See more Packaged Facts reports focused on Millennials here.
June 20 - The Millennial generation has become a driving force in the American pet industry. Between 2007 and 2015, Millennials were responsible for 43% of the growth in the number of pet owners in the United States. The 43 million pet owners in the 18- to 34-year-old age group now account for around one in three pet owners, according to Packaged Facts in the report Millennials as Pet Market Consumers.
Millennial consumers will play an even more significant role in the pet industry over the next decade. The accelerating aging of the American population threatens to shift the consumer landscape for the pet industry because pet ownership traditionally has declined precipitously after the age of 60. Although aging Boomers will still account for the largest share of growth in the population of pet owners, Millennials will play an increasingly vital role in the market for pet products and services. According to Packaged Facts National Pet Owner Survey data, more than four in 10 (44%) Millennials don’t have a pet now but hope to have one in the future. Packaged Facts projects that the Millennial generation will be responsible for adding 2.6 million pet owners between 2015 and 2020.
Packaged Facts’ Millennials as Pet Market Consumers provides important insights for marketers trying to understand the mindset of 18- to 34-year-old pet owners. For one thing, Millennial pet owners demonstrate an overwhelming urge to pamper their pets. According to data compiled by Packaged Facts National Pet Owner Survey, they are much more likely than other pet owners to agree “I would rather spend money on pet toys and other products for my pets than on things for myself.” Millennials also are much more likely to “splurge” once in a while on an item for their pets and to enjoy purchasing products that pamper their pets. So it is not surprising that Simmons National Consumer Study data show that both dog and cat owners in the 18- to 34-year-old age group are much more likely than other pet owners to buy toys and fashion accessories for their pets.
Millennials want pets they can pick up and carry wherever they go. Packaged Facts National Pet Owner Survey data show that 18- to 34-year-olds are much more likely to prefer to have a small pet “you can take with you more places.” Thus, dog owners in the 18- to 34-year-old age group are more likely than other dog owners to have small dogs weighing less than 25 pounds and much less likely to have dogs weighing over 40 pounds.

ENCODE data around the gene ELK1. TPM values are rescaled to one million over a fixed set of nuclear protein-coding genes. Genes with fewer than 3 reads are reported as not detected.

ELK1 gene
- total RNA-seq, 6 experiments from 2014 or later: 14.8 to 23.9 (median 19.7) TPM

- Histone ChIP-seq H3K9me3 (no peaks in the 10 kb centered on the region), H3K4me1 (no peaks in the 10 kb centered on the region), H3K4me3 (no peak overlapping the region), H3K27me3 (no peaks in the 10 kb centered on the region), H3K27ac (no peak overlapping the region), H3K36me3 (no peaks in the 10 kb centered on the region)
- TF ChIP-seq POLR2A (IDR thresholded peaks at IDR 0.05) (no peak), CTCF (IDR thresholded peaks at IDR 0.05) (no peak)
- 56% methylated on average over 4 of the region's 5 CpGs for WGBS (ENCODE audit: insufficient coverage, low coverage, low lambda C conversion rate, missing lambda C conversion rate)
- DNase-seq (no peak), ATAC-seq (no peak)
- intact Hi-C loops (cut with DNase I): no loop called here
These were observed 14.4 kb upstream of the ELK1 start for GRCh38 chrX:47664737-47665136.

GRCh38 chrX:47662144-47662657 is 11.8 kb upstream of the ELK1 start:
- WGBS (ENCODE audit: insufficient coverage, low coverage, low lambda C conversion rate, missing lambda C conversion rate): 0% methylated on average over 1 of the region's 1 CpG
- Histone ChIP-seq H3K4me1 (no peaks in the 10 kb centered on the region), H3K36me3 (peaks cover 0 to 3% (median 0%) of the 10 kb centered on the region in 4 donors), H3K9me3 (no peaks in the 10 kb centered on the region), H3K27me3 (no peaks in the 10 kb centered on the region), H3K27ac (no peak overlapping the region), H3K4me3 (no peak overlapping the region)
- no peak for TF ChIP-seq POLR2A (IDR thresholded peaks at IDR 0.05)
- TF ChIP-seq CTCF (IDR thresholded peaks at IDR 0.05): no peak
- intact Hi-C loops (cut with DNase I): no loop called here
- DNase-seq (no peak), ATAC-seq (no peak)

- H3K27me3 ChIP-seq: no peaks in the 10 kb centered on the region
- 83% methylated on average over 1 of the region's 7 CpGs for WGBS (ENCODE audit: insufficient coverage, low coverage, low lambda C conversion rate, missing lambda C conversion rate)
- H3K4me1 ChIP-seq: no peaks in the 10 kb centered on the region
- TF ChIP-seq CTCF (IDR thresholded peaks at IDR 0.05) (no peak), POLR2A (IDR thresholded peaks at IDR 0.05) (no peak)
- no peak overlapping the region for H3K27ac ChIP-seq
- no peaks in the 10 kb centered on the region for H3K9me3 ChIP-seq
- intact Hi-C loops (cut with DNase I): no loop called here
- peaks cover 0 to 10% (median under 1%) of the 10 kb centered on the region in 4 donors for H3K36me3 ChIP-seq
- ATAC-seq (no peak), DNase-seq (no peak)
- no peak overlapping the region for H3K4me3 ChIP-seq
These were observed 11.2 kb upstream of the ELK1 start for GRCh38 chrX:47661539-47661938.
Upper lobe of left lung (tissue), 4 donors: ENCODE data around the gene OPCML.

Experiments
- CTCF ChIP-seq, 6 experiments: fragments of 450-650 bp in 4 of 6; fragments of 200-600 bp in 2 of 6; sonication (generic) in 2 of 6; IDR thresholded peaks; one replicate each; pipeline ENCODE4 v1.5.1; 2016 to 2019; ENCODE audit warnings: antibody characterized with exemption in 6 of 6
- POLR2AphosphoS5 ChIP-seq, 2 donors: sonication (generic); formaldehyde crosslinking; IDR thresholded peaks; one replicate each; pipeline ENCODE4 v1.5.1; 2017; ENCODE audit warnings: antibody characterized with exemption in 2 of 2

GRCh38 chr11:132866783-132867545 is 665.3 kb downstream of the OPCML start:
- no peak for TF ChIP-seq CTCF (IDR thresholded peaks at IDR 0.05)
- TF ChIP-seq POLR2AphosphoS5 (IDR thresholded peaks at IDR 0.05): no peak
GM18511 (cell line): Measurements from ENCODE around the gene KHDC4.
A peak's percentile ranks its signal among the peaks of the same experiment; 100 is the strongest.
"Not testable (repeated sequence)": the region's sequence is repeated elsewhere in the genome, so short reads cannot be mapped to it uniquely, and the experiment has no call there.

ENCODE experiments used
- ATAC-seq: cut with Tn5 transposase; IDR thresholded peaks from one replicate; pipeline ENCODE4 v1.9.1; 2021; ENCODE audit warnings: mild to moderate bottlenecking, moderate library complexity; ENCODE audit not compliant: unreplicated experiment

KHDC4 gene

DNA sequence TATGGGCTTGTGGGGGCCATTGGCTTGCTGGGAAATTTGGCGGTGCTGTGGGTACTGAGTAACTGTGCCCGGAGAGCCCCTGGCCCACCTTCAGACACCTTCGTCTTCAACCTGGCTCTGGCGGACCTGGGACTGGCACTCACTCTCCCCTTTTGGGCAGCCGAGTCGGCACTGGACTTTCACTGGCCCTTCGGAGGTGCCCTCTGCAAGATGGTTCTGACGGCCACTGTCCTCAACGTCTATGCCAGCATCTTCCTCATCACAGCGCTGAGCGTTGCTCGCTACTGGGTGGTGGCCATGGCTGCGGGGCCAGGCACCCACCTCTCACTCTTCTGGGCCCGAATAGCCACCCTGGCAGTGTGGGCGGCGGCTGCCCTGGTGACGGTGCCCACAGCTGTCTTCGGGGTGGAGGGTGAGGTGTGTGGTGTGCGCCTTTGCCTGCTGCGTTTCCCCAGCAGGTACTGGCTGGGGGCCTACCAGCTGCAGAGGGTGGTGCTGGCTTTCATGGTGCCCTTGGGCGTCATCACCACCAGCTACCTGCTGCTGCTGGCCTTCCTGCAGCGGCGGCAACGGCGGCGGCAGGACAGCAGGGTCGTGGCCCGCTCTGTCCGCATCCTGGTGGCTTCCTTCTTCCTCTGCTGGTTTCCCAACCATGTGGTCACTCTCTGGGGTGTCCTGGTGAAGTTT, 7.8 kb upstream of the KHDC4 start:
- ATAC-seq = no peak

Millennials are more likely to coddle their pets when they feed them. Around 30% of Millennial dog or cat owners prepare home-cooked meals for their pets, compared to just 19% of dog owners and 10% of cat owners in the 35- and-over age group. Millennial dog or cat owners are more likely to prepare side dishes to add interest and nutrition to pre-made pet food. Millennials also spend more money than other pet owners on treats and chews for their dogs or cats, suggesting that they especially like to reward their pets with treats and chews.
Millennials also appear to be a bit more obsessive about the health and safety of their pets. For example, Millennial dog or cat owners express an elevated concern about the possibility of feeding their pets contaminated foods. Besides being more involved in providing home-cooked foods for their pets, they are much more likely than other pet owners to use raw pet food or pet foods with formulations geared toward enhancing the health of their pets, such as organic, natural or non-GMO.
Moreover, compared to their older counterparts, 18- to 34-year-old pet owners are more fixated on keeping an eye on their pets. They are much more likely to employ a wide range of technologies to track the activities of their pets and monitor the status of their health, including webcams, smartphone or tablet apps, collars with a tracking device and motion/sound sensors.
In short, compared to other pet owners, Millennials are more likely to be anxious about the health and safety of their pets. They also are more inclined to pamper, coddle and keep their pets with them whenever they can, while using technology to keep an eye on them when they are away from home. If this sounds like pets play the role of surrogate children for many Millennials, it’s because they do. According to data compiled by Packaged Facts National Pet Owner Survey, the vast majority (71%) agree that having a pet is a good way to get ready for having a family. Thus, for many 18- to 34-year-olds owning a pet is part of their transitioning into creating a family. So, for many Millennials it may just be that looking out for Fido and taking care of Fifi is simply a way to get ready for bringing up baby.
-- by Ruth Washton and Robert Brown